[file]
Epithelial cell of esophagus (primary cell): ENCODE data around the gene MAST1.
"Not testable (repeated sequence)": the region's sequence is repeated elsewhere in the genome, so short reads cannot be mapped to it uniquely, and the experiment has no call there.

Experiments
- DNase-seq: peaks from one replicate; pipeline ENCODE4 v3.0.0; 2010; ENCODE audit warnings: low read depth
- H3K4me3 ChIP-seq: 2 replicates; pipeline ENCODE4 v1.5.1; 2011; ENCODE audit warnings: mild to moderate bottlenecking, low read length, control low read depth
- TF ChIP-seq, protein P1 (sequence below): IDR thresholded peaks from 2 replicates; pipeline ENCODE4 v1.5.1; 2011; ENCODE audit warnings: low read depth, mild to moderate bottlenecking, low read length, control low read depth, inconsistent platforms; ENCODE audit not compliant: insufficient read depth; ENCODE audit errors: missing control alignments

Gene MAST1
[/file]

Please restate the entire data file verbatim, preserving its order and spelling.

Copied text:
Epithelial cell of esophagus (primary cell): ENCODE data around the gene MAST1.
"Not testable (repeated sequence)": the region's sequence is repeated elsewhere in the genome, so short reads cannot be mapped to it uniquely, and the experiment has no call there.

Experiments
- DNase-seq: peaks from one replicate; pipeline ENCODE4 v3.0.0; 2010; ENCODE audit warnings: low read depth
- H3K4me3 ChIP-seq: 2 replicates; pipeline ENCODE4 v1.5.1; 2011; ENCODE audit warnings: mild to moderate bottlenecking, low read length, control low read depth
- TF ChIP-seq, protein P1 (sequence below): IDR thresholded peaks from 2 replicates; pipeline ENCODE4 v1.5.1; 2011; ENCODE audit warnings: low read depth, mild to moderate bottlenecking, low read length, control low read depth, inconsistent platforms; ENCODE audit not compliant: insufficient read depth; ENCODE audit errors: missing control alignments

Gene MAST1